‘Clergy House’ as St Matthew’s House was originally known, was built on the site of the former 17th century public house, the ‘Greycoat Boy’ on the corner of St Ann’s Street and Great Peter Street, adjoining the church. Some of the original wall is still visible in the cellar beneath the house. This was one of three pubs which were in close proximity to St Matthew’s Church, another of which was in St Ann’s Street.
Before 1891, when the house was completed, the clergy lived in a house in Great Smith Street.
Money was raised for the Clergy House and St Matthew’s Schools through a number of events in the West End. In an article which appeared in the 1929 parish magazine, (ref 9) written by a close friend of Fr. W. Trevelyan, recounted:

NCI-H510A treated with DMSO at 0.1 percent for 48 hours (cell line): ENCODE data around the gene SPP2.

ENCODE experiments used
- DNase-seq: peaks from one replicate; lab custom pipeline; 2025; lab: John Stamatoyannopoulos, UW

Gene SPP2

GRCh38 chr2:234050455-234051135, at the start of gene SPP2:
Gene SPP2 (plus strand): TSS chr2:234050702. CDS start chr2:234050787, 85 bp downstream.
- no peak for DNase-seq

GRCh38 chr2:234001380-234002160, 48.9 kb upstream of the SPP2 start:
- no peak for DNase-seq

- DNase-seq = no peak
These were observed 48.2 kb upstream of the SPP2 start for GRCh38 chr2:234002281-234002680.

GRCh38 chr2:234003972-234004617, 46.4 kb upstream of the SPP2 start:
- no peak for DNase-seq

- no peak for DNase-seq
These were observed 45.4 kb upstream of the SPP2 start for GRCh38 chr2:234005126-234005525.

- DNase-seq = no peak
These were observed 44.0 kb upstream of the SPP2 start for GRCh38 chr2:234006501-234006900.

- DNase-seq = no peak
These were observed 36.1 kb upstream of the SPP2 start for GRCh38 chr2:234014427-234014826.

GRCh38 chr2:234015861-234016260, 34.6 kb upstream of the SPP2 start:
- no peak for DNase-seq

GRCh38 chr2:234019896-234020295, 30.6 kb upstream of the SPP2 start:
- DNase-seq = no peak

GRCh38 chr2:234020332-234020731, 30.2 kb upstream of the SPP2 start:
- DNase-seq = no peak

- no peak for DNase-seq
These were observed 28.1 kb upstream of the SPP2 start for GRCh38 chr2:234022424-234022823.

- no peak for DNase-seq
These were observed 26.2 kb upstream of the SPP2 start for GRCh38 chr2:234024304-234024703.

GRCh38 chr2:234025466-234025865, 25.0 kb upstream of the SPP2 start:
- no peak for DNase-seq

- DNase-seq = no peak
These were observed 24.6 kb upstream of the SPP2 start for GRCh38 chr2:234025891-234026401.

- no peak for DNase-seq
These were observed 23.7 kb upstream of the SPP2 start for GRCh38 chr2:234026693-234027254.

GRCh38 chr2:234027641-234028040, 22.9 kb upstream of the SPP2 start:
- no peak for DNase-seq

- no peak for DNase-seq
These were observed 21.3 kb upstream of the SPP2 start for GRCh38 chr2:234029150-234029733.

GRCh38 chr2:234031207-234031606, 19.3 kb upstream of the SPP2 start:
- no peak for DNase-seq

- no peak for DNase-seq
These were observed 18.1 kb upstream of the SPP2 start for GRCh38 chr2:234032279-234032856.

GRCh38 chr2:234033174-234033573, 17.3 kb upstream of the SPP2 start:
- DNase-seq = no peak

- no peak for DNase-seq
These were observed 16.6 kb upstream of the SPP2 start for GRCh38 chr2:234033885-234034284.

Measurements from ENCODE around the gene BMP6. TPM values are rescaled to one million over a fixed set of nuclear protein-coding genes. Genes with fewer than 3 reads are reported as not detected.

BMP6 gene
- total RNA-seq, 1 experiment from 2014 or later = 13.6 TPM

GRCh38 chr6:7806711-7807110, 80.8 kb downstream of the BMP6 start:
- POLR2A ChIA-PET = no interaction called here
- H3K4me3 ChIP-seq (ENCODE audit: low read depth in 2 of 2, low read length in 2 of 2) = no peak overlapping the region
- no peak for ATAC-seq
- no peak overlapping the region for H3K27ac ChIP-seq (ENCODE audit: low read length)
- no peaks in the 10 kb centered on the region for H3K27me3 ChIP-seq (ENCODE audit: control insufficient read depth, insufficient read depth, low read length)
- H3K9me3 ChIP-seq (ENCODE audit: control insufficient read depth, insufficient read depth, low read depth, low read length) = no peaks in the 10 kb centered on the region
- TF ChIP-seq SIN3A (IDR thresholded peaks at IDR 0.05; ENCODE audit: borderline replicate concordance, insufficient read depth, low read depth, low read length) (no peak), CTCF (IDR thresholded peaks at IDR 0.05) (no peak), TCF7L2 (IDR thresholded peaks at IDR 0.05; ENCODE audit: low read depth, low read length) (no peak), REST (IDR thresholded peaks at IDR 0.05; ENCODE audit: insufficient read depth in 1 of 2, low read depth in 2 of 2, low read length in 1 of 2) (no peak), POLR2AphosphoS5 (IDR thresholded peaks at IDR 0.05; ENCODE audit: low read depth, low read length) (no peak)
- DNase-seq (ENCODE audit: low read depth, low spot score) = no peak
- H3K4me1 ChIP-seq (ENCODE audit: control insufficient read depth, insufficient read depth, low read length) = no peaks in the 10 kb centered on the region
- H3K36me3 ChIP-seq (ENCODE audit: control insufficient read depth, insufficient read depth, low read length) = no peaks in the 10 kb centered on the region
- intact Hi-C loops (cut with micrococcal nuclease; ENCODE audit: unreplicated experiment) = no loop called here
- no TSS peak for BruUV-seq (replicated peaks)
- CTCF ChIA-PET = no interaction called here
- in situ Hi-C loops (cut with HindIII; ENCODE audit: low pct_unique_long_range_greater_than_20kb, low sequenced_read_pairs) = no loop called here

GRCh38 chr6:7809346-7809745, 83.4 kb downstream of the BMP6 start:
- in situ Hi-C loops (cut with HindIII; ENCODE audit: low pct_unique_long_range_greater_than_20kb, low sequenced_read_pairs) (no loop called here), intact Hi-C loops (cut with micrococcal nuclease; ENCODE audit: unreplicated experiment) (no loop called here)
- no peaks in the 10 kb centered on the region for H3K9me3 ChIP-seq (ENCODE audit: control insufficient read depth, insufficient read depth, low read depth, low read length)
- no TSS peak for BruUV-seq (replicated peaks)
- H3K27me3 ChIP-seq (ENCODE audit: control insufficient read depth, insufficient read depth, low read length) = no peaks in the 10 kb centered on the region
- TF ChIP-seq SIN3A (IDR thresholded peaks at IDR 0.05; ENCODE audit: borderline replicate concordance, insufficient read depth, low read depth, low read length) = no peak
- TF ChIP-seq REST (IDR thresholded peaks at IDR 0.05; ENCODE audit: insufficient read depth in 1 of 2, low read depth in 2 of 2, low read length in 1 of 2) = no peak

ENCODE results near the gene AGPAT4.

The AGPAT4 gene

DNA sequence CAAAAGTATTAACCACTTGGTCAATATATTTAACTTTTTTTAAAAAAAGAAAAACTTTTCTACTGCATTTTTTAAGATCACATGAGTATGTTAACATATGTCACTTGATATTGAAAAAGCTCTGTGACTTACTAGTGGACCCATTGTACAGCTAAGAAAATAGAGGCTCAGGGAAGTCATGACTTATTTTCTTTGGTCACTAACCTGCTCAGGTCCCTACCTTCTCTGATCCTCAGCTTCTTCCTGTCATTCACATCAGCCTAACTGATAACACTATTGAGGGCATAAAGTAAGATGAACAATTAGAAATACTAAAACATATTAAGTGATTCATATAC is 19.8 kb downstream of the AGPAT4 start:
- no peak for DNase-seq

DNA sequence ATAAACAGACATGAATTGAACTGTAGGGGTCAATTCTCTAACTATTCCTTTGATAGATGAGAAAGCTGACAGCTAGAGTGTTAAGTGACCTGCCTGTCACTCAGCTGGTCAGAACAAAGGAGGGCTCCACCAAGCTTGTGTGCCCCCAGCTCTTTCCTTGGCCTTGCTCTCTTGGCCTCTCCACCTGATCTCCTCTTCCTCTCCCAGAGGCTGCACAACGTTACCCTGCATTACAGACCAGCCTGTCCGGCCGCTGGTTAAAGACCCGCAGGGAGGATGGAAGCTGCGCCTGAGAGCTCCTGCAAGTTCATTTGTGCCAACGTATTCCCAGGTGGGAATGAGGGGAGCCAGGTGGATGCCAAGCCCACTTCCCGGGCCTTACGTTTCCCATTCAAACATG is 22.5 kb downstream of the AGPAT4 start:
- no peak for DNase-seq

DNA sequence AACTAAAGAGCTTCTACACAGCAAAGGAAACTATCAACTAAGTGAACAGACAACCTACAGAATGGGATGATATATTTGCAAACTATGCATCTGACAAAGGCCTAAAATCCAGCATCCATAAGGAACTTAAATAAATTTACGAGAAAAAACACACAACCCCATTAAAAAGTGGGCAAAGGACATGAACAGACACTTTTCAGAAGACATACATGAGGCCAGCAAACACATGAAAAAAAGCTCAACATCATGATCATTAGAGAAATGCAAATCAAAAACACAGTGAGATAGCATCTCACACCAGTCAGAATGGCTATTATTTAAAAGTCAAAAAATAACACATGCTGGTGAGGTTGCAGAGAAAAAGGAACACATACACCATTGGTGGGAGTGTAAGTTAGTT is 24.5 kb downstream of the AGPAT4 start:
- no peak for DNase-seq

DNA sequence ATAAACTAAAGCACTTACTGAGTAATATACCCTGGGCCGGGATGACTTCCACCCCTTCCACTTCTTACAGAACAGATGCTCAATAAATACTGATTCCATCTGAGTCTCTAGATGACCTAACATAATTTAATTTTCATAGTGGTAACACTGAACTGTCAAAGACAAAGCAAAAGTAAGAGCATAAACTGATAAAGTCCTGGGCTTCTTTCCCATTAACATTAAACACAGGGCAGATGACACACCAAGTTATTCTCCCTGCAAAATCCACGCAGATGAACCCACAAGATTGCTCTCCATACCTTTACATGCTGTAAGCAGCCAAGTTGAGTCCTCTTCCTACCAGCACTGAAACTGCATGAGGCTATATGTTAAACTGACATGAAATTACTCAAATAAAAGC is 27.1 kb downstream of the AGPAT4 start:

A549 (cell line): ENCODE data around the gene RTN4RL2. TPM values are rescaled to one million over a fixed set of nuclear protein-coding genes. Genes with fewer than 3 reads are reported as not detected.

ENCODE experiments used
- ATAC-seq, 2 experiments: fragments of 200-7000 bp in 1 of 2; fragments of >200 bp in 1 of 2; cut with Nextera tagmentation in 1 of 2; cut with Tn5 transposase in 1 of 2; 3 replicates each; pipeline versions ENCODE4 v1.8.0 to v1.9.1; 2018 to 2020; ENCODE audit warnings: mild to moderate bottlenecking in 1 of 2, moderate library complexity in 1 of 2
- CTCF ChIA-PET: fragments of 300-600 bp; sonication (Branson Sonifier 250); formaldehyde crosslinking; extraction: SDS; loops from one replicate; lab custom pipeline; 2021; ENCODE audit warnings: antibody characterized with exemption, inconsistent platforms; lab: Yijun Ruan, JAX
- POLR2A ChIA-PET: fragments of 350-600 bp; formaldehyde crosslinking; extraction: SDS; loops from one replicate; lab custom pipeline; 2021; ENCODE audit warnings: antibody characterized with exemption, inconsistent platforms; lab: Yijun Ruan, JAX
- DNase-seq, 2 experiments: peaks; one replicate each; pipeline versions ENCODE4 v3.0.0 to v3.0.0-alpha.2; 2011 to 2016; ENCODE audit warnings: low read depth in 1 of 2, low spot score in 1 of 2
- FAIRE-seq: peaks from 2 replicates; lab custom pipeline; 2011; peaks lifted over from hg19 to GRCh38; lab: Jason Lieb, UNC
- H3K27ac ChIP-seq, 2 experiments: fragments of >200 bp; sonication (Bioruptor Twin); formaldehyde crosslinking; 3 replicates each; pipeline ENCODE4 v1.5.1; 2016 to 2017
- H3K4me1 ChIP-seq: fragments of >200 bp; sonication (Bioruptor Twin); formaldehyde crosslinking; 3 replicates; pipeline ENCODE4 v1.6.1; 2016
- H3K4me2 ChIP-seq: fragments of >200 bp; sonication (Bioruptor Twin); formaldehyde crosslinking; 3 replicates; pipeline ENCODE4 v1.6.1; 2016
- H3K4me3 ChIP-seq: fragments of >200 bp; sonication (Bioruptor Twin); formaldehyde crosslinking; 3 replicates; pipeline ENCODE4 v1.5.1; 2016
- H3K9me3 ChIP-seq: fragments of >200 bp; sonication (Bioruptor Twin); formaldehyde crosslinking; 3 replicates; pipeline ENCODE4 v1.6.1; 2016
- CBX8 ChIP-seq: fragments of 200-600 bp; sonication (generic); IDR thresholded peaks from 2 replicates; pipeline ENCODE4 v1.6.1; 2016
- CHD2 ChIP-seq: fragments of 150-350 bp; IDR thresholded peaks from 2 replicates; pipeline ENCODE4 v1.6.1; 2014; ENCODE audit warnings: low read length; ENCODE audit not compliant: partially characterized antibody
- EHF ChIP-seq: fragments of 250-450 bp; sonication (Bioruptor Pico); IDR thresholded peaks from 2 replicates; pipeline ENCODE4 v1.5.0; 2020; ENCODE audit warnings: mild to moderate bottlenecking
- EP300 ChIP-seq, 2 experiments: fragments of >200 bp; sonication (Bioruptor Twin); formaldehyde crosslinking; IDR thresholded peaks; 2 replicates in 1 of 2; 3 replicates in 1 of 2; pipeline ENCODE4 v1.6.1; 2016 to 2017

‘Funds … for the building of the present Clergy House adjoining the Church in Great Peter Street, and for other parochial organisations were raised largely through meetings held in well-known houses in the West End of London. Meetings [were] presided over by men whose names were well-known. One year a meeting was held in Hill Street, Berkeley Square, at which Mr Shaw-Stewart presided. Another meeting was in the house of Lord Brassey, yet another in Carlton House Terrace, where Mr George Curzon, (afterwards Lord Curzon, Viceroy of India) presided.
Possibly one of the most successful meetings was one held in Park Lane at the house of Mr George Wyndham, where Lady Grosvenor proved herself a charming hostess and made quite clear her interest in the work being carried out in the Parish of St Matthew, Westminster’.